Trijicon RMR Type 2

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ITAR
This product is regulated by ITAR. It can only be shipped in the USA.
$550.00$588.00
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The Trijicon RMR probably has the best reputation among pistol optics for defense and duty use. It’s made from 7075-T6 aluminum and has a patented shape that absorbs impacts and diverts stress away from the lens, increasing durability. We offer the adjustable LED models. The most popular (and effective) models.

RM09 mounted to a Unity Tactical ATOM slide.

The New RMR Type 2 has redesigned and upgraded electronics which have proven through extensive testing to properly function when mounted on slide ride pistol and/or all other small arms. Also included in the new RMR Type 2 are button lock out mode and battery saving features, which make this optic ideal for concealed carry and law enforcement use.

With eight available brightness settings, the reticle can be manually adjusted by pressing the plus or minus buttons on either side of the unit. To switch to auto adjust mode simply press both buttons simultaneously and release. To save battery life turn the optic off by pressing both buttons simultaneously and holding for 3 seconds.

RM06 mounted to a Scalarworks LEAP on a Z-5RS.
Magnification1x
Bullet Drop CompensatorNo
Length (in)45mm
Weight (oz)1.2 oz w/Battery
Illumination SourceLED
Reticle Pattern3.25 MOA Dot
Day Reticle ColorRed
Night Reticle ColorRed
Bindon Aiming ConceptNo
Adjustment @ 100 yards (clicks/in)1
Housing MaterialForged Aluminum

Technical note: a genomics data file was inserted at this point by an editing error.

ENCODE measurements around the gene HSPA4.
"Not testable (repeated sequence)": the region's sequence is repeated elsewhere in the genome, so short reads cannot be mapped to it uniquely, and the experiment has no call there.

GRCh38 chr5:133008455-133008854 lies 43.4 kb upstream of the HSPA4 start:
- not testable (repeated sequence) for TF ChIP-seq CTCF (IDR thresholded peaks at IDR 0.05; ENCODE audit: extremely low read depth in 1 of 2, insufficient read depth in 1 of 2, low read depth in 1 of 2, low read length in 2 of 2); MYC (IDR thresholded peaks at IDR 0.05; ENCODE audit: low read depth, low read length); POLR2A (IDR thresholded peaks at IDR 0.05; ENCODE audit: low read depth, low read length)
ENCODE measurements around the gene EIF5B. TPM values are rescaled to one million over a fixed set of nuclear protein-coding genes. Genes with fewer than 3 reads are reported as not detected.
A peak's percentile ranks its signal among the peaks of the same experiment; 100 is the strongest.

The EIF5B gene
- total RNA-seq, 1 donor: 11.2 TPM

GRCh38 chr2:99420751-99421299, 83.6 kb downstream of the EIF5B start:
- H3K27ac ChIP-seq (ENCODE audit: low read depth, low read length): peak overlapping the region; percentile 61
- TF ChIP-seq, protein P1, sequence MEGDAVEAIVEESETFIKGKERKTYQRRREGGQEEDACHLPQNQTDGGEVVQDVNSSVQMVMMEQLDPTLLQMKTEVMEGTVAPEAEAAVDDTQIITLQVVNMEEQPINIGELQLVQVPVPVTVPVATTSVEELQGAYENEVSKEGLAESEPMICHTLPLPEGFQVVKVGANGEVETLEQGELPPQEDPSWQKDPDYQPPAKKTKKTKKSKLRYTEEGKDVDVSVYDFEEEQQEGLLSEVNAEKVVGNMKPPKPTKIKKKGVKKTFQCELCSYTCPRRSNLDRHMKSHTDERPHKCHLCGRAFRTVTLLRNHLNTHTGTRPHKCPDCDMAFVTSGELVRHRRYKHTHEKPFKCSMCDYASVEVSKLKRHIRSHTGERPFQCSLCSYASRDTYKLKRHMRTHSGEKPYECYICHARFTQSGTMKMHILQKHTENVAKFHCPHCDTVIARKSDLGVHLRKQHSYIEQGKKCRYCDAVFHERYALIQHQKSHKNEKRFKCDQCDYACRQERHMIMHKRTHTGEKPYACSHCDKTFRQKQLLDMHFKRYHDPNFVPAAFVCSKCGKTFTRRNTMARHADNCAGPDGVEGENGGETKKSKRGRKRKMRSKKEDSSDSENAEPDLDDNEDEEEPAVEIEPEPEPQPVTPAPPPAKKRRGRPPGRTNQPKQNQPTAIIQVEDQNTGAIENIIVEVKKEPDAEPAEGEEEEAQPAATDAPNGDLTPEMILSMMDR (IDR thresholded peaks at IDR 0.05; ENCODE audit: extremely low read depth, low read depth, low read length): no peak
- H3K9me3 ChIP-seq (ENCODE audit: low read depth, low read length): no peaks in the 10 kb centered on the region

Batteries1 CR2032 Lithium Battery
Battery LifeOver 4 years of continuous use (when used at 70ºF (21ºC)) at setting 4 of 8. *Extreme temperatures (high or low) will affect lithium battery performance.


3.25 or 1 MOA?
The most common option chosen is the 3.25. But we think the 1 MOA is viable as well. The 1 MOA is very handy for longer-range shots and if you want a more refined aiming point. If the brightness is turned up all the way on the 1 MOA version, the dot resembles a 3 MOA dot or larger. So it’s still easy to pick up. Once you start dimming it down it gets nice and refined. More so than the 3.25 version. If you’re new to pistol optics, go with 3.25 MOA. If you’re more experienced and like to dabble in longer range activities with pistols… consider the 1 MOA.
So… RMR or DeltaPoint Pro?
This is the big question. We like the RMR more for conceal-carry due to the fact you can easily adjust the brightness. It’s also a smaller optic and there are more sights on the market that co-witness. The Deltapoint is obviously more cost effective, the window is larger, and the glass is clearer. A lot of it comes down to personal preference. Both are very viable optics.
What distance should I zero at?
The most popular pistol zero is 25 yards. But… we’ve found that an accurate 10 yard zero is generally more effective and the holds are much flatter out to 100 yards compared to a 25 yard zero. Our recommendation is that you zero for 10, make sure your group is tight, and then tailor your zero as you shoot. Particularly if you have somewhere you can shoot some distance. Like 50+ yards. Yes. With a pistol. You can do it. We believe in you.
Can I rack my slide off my RMR?
Oh yeah. RMRs are crazy durable.
How good is the auto setting on the RM06/RM09?
It’s impressive, but auto-brightness settings aren’t very effective once you start introducing weapon lights into the mix. RMRs read light from above to determine what brightness the dot should be. So once you push 400-1000 lumens towards a target/threat, the dot washes right out. Most of the time. Manual is better. Pretend you’re a rally driver.
We’ve never seen ejecting brass destroy an RMR. The RMR was designed to take serious abuse. A recoiling slide over and over will do more damage to an optic than the occasional piece of brass hitting the housing or glass.
We include proper mounting screws (courtesy of Jagerwerks) and a sealing plate with every RMR. Your RMR will be ready to install right out of the box.
Slide milled by Jagerwerks.
Ameriglo back-up irons. The dot looks larger due to the focal point of the picture.
Here’s two different setups. Back up irons in front and rear of the optic. We don’t think one is significantly superior to the other. Training is what makes the difference.